Before even considering this question, however, the Ryans’ focus here is on the ways in which the Austrian school of economics has helped us to understand the nature of a market economy. As Ryan M puts it, the Austrian school has provided core notions that were essential not just to the marginal revolution spearheaded by Carl Menger, but to the tradition he founded. Among those ideas was Menger’s insistence that value is not inherent in material objects, but in the subject’s valuation of those objects. This is the kind of ‘subjectivism’ that Ed Younkins views as fully compatible with Menger’s Aristotelian realism and Rand’s Objectivism, insofar as material objects are evaluated in an agent-relative manner that is fully engaged with the world, rather than cut off from it. (Rand distinguished her Objectivist alternative from the classical objectivist position, which she dubbed “intrinsicism,” insofar as it placed intrinsic value on the objects in the material world, rather than value-as-evaluated-by-a-conscious-subject.)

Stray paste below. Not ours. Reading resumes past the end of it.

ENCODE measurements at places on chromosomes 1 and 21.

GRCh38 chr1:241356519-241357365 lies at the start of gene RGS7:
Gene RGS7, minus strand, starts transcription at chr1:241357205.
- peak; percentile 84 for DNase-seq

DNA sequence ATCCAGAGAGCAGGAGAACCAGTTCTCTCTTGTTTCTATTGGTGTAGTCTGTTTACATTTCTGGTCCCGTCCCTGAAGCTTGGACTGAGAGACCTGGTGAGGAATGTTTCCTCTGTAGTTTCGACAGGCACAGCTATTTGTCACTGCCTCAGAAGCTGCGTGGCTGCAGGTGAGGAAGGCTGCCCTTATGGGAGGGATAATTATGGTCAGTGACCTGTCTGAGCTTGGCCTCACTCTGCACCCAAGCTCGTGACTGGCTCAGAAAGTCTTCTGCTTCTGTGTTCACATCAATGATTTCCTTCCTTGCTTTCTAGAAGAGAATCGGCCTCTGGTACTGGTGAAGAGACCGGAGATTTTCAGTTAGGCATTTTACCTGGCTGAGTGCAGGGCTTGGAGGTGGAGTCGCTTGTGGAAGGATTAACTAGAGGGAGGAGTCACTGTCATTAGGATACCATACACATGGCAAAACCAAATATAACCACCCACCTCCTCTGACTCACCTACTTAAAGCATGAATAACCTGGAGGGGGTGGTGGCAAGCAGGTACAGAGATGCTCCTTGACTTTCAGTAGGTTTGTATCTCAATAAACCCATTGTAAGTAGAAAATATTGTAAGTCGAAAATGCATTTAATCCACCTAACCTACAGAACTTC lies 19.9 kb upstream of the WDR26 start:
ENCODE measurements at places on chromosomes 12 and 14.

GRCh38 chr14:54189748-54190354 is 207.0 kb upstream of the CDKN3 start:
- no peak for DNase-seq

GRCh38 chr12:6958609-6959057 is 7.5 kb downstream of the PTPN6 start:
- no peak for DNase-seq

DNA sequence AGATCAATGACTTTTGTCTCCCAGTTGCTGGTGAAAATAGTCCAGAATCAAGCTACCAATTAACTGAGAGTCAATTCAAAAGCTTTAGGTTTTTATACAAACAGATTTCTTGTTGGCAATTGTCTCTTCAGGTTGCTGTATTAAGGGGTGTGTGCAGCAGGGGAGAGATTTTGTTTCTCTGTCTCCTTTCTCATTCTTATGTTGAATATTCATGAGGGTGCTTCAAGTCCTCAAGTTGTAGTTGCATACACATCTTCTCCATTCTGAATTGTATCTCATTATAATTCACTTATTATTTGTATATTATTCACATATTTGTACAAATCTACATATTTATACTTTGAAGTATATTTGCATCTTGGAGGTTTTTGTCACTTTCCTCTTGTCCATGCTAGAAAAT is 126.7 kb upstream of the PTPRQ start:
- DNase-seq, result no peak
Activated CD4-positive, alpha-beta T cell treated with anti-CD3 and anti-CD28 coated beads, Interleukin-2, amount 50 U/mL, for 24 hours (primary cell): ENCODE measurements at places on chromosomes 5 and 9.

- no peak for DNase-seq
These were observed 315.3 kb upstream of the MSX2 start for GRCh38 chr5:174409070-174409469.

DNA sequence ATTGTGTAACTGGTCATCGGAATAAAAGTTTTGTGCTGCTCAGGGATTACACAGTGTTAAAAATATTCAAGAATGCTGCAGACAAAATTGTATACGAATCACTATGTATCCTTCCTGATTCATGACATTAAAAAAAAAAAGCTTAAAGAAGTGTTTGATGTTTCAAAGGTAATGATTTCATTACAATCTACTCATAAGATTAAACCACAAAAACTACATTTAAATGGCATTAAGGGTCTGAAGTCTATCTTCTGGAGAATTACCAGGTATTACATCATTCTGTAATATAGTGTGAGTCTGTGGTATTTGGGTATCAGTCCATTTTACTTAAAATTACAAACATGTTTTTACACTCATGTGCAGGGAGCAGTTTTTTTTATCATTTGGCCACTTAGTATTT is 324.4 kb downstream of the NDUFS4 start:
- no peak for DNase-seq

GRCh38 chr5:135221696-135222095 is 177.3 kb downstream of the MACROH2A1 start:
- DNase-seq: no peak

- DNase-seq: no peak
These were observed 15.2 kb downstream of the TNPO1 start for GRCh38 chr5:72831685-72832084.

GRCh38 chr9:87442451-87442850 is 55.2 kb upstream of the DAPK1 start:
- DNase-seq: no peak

Other core notions in the Austrian tradition include an appreciation of the epistemic role of markets and an understanding of the non-neutrality of money. In his works, Hayek explained the function of the price mechanism in transmitting inarticulate (tacit) knowledge across social networks as a means of coordination. And, as Ryan M emphasizes, the Austrian view of the non-neutrality of money is crucially important to Austrian business cycle theory. Austrian theorists cast light on the differential ways that inflationary infusions of money redistribute wealth to those who are its first beneficiaries. In his 1938 work, Theory of Money and Credit, Mises pioneered this view in a way that fully embraced the discipline of political economy. While Austrians long championed the notion that money as an institution evolved through the division and specialization of labor, they also recognized the state’s intimate involvement throughout history with coinage, banking, and structural variations in the supply of money. Hence, to say that money is not neutral is not merely an economic observation; it is a profoundly political one as well. Mises’s approach was a scathing indictment of static equilibrium models in favor of a process orientation. It also pointed to a class dimension in the business cycle, a dimension explored more comprehensively by Mises’s student, Murray Rothbard.